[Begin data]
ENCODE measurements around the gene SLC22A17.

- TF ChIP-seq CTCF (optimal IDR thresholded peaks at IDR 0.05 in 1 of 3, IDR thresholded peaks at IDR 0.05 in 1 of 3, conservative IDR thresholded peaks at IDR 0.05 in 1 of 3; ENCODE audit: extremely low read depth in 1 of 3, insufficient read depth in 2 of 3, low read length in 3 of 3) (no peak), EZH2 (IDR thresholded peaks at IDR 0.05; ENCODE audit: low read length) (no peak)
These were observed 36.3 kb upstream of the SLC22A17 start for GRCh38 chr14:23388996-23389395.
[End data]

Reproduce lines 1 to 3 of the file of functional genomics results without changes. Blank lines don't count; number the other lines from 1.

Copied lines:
ENCODE measurements around the gene SLC22A17.

- TF ChIP-seq CTCF (optimal IDR thresholded peaks at IDR 0.05 in 1 of 3, IDR thresholded peaks at IDR 0.05 in 1 of 3, conservative IDR thresholded peaks at IDR 0.05 in 1 of 3; ENCODE audit: extremely low read depth in 1 of 3, insufficient read depth in 2 of 3, low read length in 3 of 3) (no peak), EZH2 (IDR thresholded peaks at IDR 0.05; ENCODE audit: low read length) (no peak)
These were observed 36.3 kb upstream of the SLC22A17 start for GRCh38 chr14:23388996-23389395.